Founded in 1967, Environmental Defense Fund (EDF) is recognized today as a leading science-based environmental advocacy organization. Its more than 400 scientists, economists, attorneys, analysts and other professionals are based in the United States, China and Mexico, and also engage extensively in Brazil, India, Europe and other locations. EDF brings a pragmatic approach, often involving use of market-based approaches, to finding equitable solutions to key environmental challenges including climate and energy, oceans, ecosystems and human health.
EDF’s work on methane emissions from natural gas
- In 2012, EDF et al. evaluated potential climate impacts from methane leakage across the value chain of natural gas (i.e. production, processing and delivery) in the context of fuel-switching scenarios for gasoline, diesel fuel and coal. The analysis, published in the Proceedings of the National Academy of Sciences, concluded that new natural gas combined-cycle power plants reduce climate impacts compared to new coal plants as long as natural gas leakage remains under 3.2%; for gasoline and diesel, the corresponding figures are respectively 1.6% and 1%.
- To help reduce the significant uncertainties about current U.S. leak rates (available estimates range from 1%-7.9%), EDF is working closely with leading academic institutions and companies across the natural gas value chain to design and implement a series of studies to gather methane leakage data. The results will be submitted to peer-reviewed journals, with publication expected as follows:
For production facilities, EDF and a consortium of nine US natural gas producers1 are sponsoring the University of Texas to study emissions at participating companies’ facilities. The study of vehicles and fueling stations, which focuses on routine operation of natural gas fleet vehicles fueled by compressed or liquefied natural gas, is being conducted by West Virginia University for EDF and eight industry organizations2. Details about the remaining modules, which will use a similar collaborative approach, will be posted on EDF’s web site as they become publicly available 2.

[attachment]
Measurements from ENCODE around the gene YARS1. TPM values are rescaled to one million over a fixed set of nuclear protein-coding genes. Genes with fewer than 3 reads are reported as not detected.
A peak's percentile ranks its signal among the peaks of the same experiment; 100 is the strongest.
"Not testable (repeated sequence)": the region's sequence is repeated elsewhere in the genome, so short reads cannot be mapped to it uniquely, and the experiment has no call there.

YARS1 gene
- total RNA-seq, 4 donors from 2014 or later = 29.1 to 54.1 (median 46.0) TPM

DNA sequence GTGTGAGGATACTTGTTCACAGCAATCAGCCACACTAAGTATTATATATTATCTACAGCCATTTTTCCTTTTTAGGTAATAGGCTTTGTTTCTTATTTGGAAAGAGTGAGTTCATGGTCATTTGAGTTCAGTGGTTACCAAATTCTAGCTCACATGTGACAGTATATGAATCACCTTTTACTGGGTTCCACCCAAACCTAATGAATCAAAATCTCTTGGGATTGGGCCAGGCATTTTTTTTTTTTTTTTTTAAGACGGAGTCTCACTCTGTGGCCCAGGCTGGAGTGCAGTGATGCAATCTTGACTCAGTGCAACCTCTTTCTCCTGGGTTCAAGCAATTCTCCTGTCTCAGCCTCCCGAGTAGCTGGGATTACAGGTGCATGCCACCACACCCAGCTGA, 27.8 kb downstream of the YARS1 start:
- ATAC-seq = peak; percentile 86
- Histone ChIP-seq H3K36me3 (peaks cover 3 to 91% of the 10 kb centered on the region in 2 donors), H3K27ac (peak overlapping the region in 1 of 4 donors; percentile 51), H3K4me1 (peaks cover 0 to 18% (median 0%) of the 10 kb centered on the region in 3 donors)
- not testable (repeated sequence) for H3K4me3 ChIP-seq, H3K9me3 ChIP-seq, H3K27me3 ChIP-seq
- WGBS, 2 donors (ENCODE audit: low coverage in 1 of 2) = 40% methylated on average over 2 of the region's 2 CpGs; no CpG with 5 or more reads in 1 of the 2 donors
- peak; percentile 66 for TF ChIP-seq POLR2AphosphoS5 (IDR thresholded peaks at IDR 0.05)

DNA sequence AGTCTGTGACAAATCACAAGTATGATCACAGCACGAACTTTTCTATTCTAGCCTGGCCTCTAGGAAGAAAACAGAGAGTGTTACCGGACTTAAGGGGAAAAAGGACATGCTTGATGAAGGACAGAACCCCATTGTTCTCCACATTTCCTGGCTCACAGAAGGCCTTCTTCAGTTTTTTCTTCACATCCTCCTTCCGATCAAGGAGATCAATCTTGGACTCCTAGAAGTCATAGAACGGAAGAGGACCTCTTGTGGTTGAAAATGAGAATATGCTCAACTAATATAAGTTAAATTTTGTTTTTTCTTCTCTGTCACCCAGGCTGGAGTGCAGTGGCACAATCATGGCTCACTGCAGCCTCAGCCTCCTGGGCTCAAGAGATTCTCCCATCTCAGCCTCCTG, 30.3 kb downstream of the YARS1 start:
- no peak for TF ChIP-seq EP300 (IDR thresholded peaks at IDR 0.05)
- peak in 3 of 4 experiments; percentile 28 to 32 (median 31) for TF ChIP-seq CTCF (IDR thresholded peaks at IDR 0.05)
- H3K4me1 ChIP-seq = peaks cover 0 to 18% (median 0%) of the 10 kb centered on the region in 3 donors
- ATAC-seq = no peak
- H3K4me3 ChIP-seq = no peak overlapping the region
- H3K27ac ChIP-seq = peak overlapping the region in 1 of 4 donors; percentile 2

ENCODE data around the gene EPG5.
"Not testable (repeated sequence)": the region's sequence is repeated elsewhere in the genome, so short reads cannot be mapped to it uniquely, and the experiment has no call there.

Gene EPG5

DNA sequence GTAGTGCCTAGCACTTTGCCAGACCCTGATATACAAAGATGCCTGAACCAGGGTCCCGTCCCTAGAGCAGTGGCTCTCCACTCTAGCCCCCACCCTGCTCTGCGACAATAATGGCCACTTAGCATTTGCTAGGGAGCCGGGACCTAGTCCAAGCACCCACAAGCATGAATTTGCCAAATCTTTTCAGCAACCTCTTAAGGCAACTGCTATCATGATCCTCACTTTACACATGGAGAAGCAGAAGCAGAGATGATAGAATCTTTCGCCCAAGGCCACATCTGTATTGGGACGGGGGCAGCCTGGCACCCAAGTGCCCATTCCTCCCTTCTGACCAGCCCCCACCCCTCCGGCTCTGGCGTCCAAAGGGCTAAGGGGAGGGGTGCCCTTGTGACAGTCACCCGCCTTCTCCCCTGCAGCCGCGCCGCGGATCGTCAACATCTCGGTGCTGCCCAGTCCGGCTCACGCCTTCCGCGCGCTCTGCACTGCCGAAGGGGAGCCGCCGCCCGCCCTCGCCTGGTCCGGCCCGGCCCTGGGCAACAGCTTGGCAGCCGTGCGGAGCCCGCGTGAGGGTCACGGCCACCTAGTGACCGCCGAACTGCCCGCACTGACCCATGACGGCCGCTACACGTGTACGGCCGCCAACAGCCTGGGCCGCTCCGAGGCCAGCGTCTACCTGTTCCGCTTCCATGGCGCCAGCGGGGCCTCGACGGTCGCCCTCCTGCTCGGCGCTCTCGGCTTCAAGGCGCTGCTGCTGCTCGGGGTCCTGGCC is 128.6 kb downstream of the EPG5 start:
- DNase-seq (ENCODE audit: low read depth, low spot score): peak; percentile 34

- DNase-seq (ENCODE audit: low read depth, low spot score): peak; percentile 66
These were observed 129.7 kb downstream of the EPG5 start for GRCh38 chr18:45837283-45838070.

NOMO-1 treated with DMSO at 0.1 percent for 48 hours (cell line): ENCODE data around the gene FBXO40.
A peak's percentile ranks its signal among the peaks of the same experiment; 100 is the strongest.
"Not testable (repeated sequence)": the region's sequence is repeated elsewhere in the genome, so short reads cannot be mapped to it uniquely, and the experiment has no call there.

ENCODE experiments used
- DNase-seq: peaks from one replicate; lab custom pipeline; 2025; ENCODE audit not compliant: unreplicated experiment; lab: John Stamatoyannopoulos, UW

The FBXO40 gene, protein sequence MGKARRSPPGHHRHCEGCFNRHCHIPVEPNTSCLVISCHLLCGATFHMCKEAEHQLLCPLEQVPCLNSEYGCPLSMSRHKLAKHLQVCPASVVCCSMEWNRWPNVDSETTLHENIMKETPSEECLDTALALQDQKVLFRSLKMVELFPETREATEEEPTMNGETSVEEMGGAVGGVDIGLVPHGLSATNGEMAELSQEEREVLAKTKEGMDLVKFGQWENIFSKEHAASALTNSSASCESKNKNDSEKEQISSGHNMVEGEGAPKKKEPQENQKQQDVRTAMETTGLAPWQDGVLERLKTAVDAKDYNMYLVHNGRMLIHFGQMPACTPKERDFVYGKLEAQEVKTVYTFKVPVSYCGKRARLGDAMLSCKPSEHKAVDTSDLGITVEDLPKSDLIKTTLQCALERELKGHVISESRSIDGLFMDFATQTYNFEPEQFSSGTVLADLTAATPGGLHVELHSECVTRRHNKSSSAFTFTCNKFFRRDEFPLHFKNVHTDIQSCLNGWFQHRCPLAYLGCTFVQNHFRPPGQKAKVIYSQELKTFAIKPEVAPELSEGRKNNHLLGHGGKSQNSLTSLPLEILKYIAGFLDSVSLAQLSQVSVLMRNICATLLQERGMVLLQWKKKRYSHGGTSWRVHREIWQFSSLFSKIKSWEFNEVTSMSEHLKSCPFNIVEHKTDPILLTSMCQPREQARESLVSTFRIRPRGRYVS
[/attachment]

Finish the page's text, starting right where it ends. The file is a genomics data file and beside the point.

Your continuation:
- Production facilities - spring 2013
- Vehicles and fueling stations - late 2013/early 2014
- Local distribution systems - late 2013/early 2014
- Transmission and storage facilities - early/mid 2014
- Gathering and processing facilities – mid 2014
- EDF is just completing a three-year project with Gazprom designed to:
Since the project’s inception, Gazprom has reported significant decreases in methane emissions, citing a number of activities undertaken as a result of recommendations made during the project. Results have been published as a three part series of articles in the Russian oil and gas trade journal Territory Neftegaz.
- Establish methodologies for a regional pilot methane emissions inventory harmonized with UNFCCC, IPCC, and Russian federal reporting guidelines;
- Create a governance structure to support the design and implementation of a corporate GHG emissions management system ;and
- Identify the best operational and technological practices deployed through Gazprom’s network of subsidiaries to capture and reduce methane emissions.
EDF’s work on other SLCP sources:
- EDF is also working to reduce methane emissions from agricultural activities in China, India, Vietnam and the U.S.; to use biogas and advanced cookstoves to reduce methane releases and black carbon emissions in India and China; and to reduce black carbon emissions from heavy-duty diesel engines in the U.S.
1 Anadarko Petroleum Corporation, BG Group plc, Chevron, Encana Oil & Gas (USA) Inc., Pioneer Natural Resources Company, Shell, Southwestern Energy, Talisman Energy, USA, and XTO Energy, an ExxonMobil subsidiary.
2 American Gas Association, International Council on Clean Transportation, PepsiCo, Shell, Volvo Group, Waste Management, Cummins Westport and Westport Innovations.